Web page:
An Exploration of the Differences in National Growth: Some Implications for Future Environmental Policy

This paper examines the role of energy in long-term growth. The authors estimate a translog production function in capital, labour, and energy, using data on 38 countries from 1965-1990. It is found that separating the countries into two groups, the high growth group and the rest of the world (ROW), yields slope coefficients that are statistically different. Furthermore, there are dramatic differences in the estimated production elasticities, returns to scale, and bias in technical change for the two country groups. Based on the estimated coefficients, the authors approximate the contributions ofthe factors ofproduction in explaining the observed growth in real GDP through a growth accounting exercise. Energy emerges as an important source of growth for both country groups, second only to increases in total factor productivity. In light ofthe negotiations over a Protocol to the Climate Change Convention, the authors estimate the capital and labour requirements for national energy reductions. Finally, the authors use the production function to provide analytical expressions for the elasticity of energy intensity with respect to other factor inputs, and also for autonomous energy efficiency improvements (AEEI). It is found that the deceleration ofthe AEEI in the ROW countries more than offsets the combined acceleration witnessed in Hong Kong, South Korea, and Thailand. -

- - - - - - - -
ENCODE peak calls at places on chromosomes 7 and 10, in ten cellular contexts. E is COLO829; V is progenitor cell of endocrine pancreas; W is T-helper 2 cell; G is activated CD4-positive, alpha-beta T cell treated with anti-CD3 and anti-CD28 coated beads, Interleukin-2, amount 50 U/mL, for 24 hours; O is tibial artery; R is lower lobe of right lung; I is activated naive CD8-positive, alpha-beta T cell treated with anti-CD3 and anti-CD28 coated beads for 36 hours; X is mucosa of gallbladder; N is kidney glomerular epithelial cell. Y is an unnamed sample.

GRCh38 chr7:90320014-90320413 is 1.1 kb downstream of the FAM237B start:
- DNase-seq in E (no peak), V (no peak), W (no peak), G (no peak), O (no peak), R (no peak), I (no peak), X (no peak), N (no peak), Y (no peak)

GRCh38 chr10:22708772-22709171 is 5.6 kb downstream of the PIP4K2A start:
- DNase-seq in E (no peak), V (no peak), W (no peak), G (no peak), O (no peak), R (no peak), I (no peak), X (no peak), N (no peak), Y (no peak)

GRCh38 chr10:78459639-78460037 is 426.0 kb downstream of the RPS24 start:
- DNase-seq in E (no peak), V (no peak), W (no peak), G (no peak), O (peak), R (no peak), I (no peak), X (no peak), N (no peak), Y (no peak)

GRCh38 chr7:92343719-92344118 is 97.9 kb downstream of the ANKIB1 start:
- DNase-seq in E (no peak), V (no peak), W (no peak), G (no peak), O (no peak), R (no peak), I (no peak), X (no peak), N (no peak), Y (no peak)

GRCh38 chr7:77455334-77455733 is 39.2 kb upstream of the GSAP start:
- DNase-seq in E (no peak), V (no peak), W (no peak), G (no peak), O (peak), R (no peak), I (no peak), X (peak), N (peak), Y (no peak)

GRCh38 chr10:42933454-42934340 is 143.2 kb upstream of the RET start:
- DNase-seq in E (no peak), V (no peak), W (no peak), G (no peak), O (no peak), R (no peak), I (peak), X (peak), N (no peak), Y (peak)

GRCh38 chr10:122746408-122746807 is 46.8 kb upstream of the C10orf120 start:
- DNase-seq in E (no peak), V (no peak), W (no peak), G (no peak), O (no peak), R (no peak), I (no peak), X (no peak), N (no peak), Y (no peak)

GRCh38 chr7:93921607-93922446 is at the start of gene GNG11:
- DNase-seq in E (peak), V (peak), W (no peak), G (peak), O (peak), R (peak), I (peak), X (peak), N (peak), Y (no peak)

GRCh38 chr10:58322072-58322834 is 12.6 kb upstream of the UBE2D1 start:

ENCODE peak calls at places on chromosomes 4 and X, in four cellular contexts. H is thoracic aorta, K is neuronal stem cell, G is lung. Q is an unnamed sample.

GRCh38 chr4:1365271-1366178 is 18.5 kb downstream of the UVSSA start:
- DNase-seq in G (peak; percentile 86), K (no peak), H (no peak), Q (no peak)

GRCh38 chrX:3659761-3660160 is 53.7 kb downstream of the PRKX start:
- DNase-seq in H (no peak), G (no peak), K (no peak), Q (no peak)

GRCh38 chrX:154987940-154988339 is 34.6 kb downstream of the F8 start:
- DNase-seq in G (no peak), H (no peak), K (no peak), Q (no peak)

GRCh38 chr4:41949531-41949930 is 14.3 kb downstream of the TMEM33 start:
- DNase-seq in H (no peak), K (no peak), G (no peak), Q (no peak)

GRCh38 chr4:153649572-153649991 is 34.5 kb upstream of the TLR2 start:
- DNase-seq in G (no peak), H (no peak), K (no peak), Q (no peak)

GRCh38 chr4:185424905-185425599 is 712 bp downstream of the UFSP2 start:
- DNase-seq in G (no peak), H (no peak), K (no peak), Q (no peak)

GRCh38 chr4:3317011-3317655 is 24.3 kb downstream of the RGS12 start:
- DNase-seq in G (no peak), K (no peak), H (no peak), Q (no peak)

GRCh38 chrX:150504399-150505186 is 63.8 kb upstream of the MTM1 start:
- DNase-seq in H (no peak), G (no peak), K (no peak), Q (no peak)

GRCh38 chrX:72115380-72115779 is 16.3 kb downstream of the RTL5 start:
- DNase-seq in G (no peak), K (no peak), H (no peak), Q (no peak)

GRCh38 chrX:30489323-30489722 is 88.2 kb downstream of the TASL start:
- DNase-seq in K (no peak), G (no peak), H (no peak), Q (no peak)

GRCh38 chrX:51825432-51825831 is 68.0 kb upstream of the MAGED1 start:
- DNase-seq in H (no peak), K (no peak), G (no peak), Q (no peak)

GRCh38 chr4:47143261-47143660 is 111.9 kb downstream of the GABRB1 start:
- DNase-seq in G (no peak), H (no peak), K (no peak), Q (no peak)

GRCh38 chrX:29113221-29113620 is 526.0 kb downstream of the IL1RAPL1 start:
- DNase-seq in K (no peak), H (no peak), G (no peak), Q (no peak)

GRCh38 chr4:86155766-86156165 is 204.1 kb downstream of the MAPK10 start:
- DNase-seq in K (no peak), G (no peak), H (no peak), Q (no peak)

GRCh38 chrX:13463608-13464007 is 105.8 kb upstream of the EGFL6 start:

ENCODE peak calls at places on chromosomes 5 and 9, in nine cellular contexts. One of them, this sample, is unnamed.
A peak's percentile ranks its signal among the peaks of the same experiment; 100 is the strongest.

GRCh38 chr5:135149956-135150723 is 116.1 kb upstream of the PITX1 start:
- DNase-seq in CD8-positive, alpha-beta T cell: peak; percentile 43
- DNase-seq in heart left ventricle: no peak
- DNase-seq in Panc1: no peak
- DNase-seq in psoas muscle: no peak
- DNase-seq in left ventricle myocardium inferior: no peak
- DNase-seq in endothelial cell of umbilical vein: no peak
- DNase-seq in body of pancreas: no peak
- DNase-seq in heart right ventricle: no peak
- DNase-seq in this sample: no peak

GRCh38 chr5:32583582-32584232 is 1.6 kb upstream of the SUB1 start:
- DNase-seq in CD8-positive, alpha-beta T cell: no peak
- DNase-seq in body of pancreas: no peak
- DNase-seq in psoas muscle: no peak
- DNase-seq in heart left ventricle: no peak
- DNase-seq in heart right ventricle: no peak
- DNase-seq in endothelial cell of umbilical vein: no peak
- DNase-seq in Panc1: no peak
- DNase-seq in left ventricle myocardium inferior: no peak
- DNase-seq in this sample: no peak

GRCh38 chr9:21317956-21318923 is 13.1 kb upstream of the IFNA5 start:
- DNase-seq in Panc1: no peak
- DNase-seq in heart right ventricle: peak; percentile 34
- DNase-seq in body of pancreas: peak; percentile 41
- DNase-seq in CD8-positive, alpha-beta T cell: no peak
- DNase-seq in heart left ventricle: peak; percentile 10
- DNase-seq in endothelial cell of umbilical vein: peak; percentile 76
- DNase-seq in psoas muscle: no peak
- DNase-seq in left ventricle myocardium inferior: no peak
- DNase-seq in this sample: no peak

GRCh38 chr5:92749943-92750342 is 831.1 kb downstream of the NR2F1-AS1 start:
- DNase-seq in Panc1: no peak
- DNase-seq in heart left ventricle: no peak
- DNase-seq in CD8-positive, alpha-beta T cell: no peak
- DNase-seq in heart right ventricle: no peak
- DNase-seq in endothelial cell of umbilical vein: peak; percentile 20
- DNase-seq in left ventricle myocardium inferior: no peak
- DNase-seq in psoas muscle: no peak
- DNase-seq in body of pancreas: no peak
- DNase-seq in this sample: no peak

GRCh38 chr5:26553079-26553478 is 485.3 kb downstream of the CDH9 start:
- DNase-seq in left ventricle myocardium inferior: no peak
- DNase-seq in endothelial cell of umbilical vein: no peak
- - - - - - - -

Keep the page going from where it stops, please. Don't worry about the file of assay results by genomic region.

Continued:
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Working or Discussion Paper
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WP 97-24

 Record created 2017-04-01, last modified 2018-01-22

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